Satyajit Ray's intensely inspired and durably stirring "Apu Trilogy" restores the authentic sense of India, emotionally and historically, that "Gandhi" fails to recreate.
A timely revival at the American Film Institute, "Apu" makes "Gandhi" seem inadequate in terms of period and scenic evocation.
Gandhi isn't mentioned in the course of the trilogy, which spans the years 1910-40, but Ray's movies restore the physical and social immediacy of the country he helped arouse.
A powerfully distilled saga about family, national and personal life subjected to agonizing trials, the trilogy was derived from two famous, revered autobiographical novels, "Pather Panchali" and "Aparajito," by the Bengali writer Bibhutibhushan Banerji. The portrait-of-the-artist chronicle begins with the birth of Apu into a small, impoverished Brahmin family in rural Bengal.
In the wake of a devastating loss, Apu's parents abandon their crumbling ancestral home and migrate to the holy city of Benaras. Ultimately, the course of events takes Apu to Calcutta, where we encounter him in the final movie as a callow young intellectual with literary aspirations.
The first two films are known by the original titles ("Pather Panchali" is translated as "The Song of the Road" and "Aparajito" as "The Unvanquished"); the third, "Apu Sansar," is usually rendered in translation "The World of Apu." The AFI Theater revival begins with showings of "Pather Panchali" today at 6:30 p.m. and tommorow at 9 p.m. "Aparajito" will be shown Saturday at 6:30 p.m. and then share a Sunday bill at 2 p.m. with "The World of Apu." A second screening of "The World of Apu" Tuesday at 6:30 p.m. concludes the series.
Ray had nurtured a desire to film the books for years before he began the project. He did illustrations for a children's edition of "Pather Panchali" in 1945, while employed as an illustrator and art director for an advertising agency in Calcutta. By the time he commenced shooting in 1952, with roughly $2,000 raised through borrowing on his insurance and selling his wife's jewelry, Ray had refined his vision of the source material in graphic as well as dramatic terms. Marie Seton's 1971 appreciation of Ray, "Portrait of a Director," includes examples of his sketches and engravings for "Pather Panchali" that the finished film seems to recreate and burnish in a definitive pictorial form. The whole movie seems powerfully compressed and visualized from the outset.
The trilogy deals with the most intimate human situations--the tangled affections and resentments of five members of a peasant family in "Pather Panchali"; a child's loss of one parent and alienation from another in "Aparajito," combined with his intellectual awakening to a larger culture than the one he was born into; and the bliss of a happy, providential marriage followed by a tragic loss and then reconciliation in "The World of Apu." Very basic stuff in every respect, and Ray entered the medium with such a powerfully concentrated appreciation of what the human essentials were and how he could express them with an economy of imagery and acting gestures that he became an instant classic humanist..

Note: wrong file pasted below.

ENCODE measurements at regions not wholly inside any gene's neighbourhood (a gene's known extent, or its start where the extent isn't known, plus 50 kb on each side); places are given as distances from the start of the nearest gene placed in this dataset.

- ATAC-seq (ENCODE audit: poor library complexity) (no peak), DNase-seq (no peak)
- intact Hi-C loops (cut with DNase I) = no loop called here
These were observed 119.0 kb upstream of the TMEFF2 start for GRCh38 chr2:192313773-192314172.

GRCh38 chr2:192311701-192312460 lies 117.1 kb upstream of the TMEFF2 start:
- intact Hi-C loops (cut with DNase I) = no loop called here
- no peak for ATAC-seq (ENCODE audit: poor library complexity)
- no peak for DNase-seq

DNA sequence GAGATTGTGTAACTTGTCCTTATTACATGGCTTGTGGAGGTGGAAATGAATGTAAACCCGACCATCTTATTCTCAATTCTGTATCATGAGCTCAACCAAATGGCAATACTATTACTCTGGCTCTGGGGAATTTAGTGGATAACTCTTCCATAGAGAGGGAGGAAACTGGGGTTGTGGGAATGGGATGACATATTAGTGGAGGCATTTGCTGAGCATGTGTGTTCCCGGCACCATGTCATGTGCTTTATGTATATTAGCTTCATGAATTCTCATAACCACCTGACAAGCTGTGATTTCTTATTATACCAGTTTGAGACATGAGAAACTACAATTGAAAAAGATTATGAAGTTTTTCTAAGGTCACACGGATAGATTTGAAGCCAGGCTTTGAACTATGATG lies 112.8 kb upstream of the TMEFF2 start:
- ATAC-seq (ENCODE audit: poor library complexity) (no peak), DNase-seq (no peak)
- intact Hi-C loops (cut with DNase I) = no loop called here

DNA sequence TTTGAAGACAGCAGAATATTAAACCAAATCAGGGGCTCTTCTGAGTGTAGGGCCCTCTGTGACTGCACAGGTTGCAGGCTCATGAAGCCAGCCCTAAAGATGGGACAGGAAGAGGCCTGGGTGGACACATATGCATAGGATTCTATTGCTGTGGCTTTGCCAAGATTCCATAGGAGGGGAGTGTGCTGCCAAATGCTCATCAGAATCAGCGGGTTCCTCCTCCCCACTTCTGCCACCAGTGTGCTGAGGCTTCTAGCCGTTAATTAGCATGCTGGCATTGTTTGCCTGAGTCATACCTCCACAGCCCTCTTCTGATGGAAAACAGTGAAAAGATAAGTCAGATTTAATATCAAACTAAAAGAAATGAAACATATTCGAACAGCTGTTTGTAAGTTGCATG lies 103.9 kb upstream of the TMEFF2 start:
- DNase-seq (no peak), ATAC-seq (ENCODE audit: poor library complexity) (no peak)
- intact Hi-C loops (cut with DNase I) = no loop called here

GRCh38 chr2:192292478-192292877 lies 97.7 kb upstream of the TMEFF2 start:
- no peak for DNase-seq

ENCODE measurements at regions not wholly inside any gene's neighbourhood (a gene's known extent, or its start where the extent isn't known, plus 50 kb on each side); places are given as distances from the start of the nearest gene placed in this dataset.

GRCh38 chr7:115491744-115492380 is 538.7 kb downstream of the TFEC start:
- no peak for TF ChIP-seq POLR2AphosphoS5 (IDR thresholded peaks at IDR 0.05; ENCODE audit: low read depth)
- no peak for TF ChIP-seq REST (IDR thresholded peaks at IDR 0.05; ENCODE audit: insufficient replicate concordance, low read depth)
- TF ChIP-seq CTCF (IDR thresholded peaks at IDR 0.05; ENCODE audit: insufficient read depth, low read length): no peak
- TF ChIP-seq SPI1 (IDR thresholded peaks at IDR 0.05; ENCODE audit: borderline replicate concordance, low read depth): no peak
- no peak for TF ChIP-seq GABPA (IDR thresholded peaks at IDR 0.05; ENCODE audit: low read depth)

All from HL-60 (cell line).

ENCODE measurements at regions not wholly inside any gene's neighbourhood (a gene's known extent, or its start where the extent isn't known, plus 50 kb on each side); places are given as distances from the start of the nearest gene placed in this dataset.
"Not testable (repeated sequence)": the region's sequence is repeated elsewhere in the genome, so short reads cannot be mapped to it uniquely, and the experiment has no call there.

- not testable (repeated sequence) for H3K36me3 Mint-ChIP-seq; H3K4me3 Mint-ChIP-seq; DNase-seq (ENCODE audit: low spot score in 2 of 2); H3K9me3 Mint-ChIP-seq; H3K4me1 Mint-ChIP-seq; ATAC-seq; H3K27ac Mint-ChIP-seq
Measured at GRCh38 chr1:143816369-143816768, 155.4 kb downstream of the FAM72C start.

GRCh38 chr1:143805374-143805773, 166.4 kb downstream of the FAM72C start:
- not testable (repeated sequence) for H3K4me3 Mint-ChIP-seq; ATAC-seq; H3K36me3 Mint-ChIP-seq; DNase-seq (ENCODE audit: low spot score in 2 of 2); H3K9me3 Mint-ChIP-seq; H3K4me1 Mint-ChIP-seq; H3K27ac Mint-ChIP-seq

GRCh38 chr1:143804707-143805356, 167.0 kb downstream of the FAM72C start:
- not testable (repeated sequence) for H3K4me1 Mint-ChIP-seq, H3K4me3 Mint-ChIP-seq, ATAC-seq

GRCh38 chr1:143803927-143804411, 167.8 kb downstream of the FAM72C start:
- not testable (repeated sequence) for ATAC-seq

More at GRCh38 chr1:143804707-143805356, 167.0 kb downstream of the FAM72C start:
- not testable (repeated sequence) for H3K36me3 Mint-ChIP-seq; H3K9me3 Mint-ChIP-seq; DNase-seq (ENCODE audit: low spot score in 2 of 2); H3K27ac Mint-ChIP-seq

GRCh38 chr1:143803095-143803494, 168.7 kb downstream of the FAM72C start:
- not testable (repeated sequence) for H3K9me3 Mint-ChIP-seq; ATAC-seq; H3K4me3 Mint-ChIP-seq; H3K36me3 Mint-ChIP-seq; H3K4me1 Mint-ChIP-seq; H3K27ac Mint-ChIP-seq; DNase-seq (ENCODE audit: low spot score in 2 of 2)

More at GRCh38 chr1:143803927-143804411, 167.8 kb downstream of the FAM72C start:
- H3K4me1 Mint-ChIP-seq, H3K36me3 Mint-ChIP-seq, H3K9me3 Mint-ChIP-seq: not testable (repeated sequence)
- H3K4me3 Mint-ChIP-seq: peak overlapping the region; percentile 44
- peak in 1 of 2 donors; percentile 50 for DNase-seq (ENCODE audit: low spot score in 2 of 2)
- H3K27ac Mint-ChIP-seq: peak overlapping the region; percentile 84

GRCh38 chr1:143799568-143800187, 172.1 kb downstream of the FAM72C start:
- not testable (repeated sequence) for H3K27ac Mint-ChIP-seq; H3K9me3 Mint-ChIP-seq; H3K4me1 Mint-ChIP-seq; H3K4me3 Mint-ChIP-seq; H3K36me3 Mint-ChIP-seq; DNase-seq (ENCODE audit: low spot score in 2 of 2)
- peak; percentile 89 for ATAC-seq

In retrospect, several aspects of his achievement may seem even more remarkable. For example, it's difficult to think of movies that depict impoverished surroundings with such straightforwardness. . There's no squalor or sentimentality in the poverty endured by the characters in Ray's trilogy. It's always evident, and you see how it can scar the characters (the mother's wrath in "Pather Panchali" is a particularly horrifying example), but they don't surrender a trace of human dignity or moral responsibility as a result of that condition. They exist in impoverished circumstances that invariably teem with life and volition.
A word of warning about the woeful condition of the prints, however. The AFI projectionist pointed out that the copy of "The World of Apu" received from the distributor, Films Inc., was in particularly sorry shape, requiring splices or repairs every dozen sprocket holes or so. In addition to the more or less consistent raggedyness of the print, it turned out to be missing an extended chunk of early exposition.
For those who haven't seen the movie, it now becomes necessary to explain that when Pulu, an old college pal, finds Apu in his Calcutta hideaway and they go out for the night, Pulu eventually invites Apu to be a guest at the wedding ceremony of his beautiful cousin Aparna (the astonishing Sharmila Tagore, an actress of preternatural erotic and expressive impact at the age of 14). No wedding guest ever stumbled into a luckier romantic match--20 years later the idyll of Apu and Aparna still seems a love story of transporting charm and pathos.